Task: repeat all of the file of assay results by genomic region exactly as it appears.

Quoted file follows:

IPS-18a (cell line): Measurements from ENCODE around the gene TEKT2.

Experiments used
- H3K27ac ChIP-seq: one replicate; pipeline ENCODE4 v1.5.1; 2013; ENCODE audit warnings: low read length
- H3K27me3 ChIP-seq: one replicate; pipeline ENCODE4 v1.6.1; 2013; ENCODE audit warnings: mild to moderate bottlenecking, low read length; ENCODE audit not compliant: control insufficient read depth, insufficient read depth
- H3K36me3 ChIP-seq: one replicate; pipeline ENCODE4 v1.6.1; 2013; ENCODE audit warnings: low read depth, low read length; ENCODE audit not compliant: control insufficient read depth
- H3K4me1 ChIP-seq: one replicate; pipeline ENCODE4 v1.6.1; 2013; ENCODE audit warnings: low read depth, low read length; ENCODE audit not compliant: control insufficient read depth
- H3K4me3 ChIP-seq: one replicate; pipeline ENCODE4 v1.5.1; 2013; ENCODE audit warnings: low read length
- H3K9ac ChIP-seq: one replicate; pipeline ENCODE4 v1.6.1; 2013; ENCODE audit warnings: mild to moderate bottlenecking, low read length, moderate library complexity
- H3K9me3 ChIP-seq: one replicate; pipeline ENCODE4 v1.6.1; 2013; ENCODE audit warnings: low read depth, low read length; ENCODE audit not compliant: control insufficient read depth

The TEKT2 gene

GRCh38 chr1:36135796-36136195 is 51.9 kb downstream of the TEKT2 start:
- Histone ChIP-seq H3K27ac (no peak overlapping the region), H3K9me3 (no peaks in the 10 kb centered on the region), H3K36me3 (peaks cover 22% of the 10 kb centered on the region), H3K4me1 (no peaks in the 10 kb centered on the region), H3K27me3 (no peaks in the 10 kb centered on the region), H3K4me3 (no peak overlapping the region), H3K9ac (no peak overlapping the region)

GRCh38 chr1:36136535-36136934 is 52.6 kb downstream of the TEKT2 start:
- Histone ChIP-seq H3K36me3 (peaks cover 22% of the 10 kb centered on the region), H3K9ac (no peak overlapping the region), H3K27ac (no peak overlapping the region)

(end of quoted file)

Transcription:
IPS-18a (cell line): Measurements from ENCODE around the gene TEKT2.

Experiments used
- H3K27ac ChIP-seq: one replicate; pipeline ENCODE4 v1.5.1; 2013; ENCODE audit warnings: low read length
- H3K27me3 ChIP-seq: one replicate; pipeline ENCODE4 v1.6.1; 2013; ENCODE audit warnings: mild to moderate bottlenecking, low read length; ENCODE audit not compliant: control insufficient read depth, insufficient read depth
- H3K36me3 ChIP-seq: one replicate; pipeline ENCODE4 v1.6.1; 2013; ENCODE audit warnings: low read depth, low read length; ENCODE audit not compliant: control insufficient read depth
- H3K4me1 ChIP-seq: one replicate; pipeline ENCODE4 v1.6.1; 2013; ENCODE audit warnings: low read depth, low read length; ENCODE audit not compliant: control insufficient read depth
- H3K4me3 ChIP-seq: one replicate; pipeline ENCODE4 v1.5.1; 2013; ENCODE audit warnings: low read length
- H3K9ac ChIP-seq: one replicate; pipeline ENCODE4 v1.6.1; 2013; ENCODE audit warnings: mild to moderate bottlenecking, low read length, moderate library complexity
- H3K9me3 ChIP-seq: one replicate; pipeline ENCODE4 v1.6.1; 2013; ENCODE audit warnings: low read depth, low read length; ENCODE audit not compliant: control insufficient read depth

The TEKT2 gene

GRCh38 chr1:36135796-36136195 is 51.9 kb downstream of the TEKT2 start:
- Histone ChIP-seq H3K27ac (no peak overlapping the region), H3K9me3 (no peaks in the 10 kb centered on the region), H3K36me3 (peaks cover 22% of the 10 kb centered on the region), H3K4me1 (no peaks in the 10 kb centered on the region), H3K27me3 (no peaks in the 10 kb centered on the region), H3K4me3 (no peak overlapping the region), H3K9ac (no peak overlapping the region)

GRCh38 chr1:36136535-36136934 is 52.6 kb downstream of the TEKT2 start:
- Histone ChIP-seq H3K36me3 (peaks cover 22% of the 10 kb centered on the region), H3K9ac (no peak overlapping the region), H3K27ac (no peak overlapping the region)